I have all of Penelope Fitzgerald’s novels lined up on my shelf, knowing I’d have to read each after finding so much to love in The Bookshop (review here) and Offshore (review here). But I’d heard that her first novel, The Golden Child(1977) — published when she was 61, by the way — was a fun curiosity and not much more. Because I felt it might be the least of her fascinating work, I wanted to get it out of the way next, keeping her later work as something to look forward to. Consequently, with this self-imposed regulation, I’ve let far too much time pass, for I was not particularly interested in this book. I’m happy to say I’ve gotten this one out of the way, and I’m happy I can now move on.
So I didn’t particularly care for The Golden Child. But there are some good reasons this book might not be as interesting or impressive as her later work. For one, though already past the age of 60, this was Fitzgerald’s first novel. She’d been writing short stories for a while and had completed two biographies while in her 50s, but, from that perspective this is actually quite an impressive book. We can already see the skill and control she will use to create the masterful books for which she’s remembered. For another thing, Fitzgerald reportedly wrote The Golden Child to entertain her ailing husband. If it seems to rely more on coincidence, dispensing obstacles without resolution, who cares? I don’t have to like the book to appreciate what’s going on here.
And the story is fun. It is a cold morning at a famous London museum, and the public is shivering in line. The Golden Child exhibit, a royal child’s golden coffin and a variety of accompanying funerary art from the fictional African land of Garamantia, has arrived and is just about to open for traffic. Strangely, the elderly archaeologist who found the treasure, Sir William, now heads the museum but refuses to go down to see the exhibit. Making matters worse, someone has distributed to the freezing public a bunch of flyers about some type of curse.
Needless to say, mystery and intrigue — and death — ensue. We meet a small cast of central characters, central of which is the museum’s junior officer Waring Smith, who, Fitzgerald assures us, “was not an exceptional young man.” Smith knows something is amiss but cannot put his finger on it. One evening, after the museum has been closed, he goes down to the exhibit and sees the golden twine has been removed; soon he is waking up, gasping with a sore neck, on the floor because someone or something has just tried to choke the life out of him — and the golden twine has returned to its place.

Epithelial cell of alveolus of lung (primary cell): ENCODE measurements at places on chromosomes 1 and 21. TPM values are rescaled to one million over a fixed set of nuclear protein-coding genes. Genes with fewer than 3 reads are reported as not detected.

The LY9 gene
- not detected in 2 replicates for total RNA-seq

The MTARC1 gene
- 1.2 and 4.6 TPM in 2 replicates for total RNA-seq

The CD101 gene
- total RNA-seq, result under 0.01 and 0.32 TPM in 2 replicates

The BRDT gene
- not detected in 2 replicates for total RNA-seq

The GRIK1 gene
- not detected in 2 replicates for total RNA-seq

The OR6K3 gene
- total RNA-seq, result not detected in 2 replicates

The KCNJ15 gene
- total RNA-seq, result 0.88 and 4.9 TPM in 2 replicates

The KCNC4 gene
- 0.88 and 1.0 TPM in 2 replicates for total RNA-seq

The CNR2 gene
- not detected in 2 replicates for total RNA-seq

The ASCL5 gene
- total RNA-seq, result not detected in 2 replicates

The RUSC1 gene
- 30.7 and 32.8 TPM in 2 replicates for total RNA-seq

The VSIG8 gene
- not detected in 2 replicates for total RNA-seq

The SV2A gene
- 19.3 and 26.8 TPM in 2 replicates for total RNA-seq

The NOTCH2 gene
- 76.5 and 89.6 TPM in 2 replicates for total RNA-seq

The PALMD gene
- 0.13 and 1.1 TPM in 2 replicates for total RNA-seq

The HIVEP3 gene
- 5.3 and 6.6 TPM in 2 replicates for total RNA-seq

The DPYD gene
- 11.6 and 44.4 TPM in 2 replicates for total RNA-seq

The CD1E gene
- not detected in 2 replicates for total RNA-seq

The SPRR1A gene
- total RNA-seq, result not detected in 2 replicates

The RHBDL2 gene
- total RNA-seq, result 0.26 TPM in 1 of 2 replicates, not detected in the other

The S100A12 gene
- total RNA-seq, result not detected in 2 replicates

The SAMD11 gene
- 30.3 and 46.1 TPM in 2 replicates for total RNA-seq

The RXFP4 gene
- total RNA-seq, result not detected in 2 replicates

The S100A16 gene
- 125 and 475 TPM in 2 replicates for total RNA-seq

As fun as the setup is, The Golden Child unrolls much like many other mysteries of its type and forces the reader to give way and roll a bit with the jumpy, shaky plot. The real fun is in the characterizations, a foreshadow of what’s to come in Fitzgerald imminent explosion of small novels. For example, we know early on that Sir William, who refuses to look at his own exhibit and may believe in a curse, is a feisty, disenchanted old man. Here he is talking to one of the museum’s more idealistic directors:
‘The object of the museum is to acquire and preserve representative specimens, in the interests of the public,’ he said.
‘You say that,’ returned Sir William, with another winning smile, ‘and I say balls.’
Connected to the strong characterization is the strong portrayal of the struggles for power amidst the disenchanted or misled heads of the museum. There is also Waring Smith’s very human struggle to do his job well to make enough to pay his mortgage while struggling to give his wife Haggie the attention she needs and, lately, is demanding in no uncertain terms.
So, in the end, it’s a short and fun book, but generally insubstantial. I’ve freed myself, and I’m looking forward to moving on.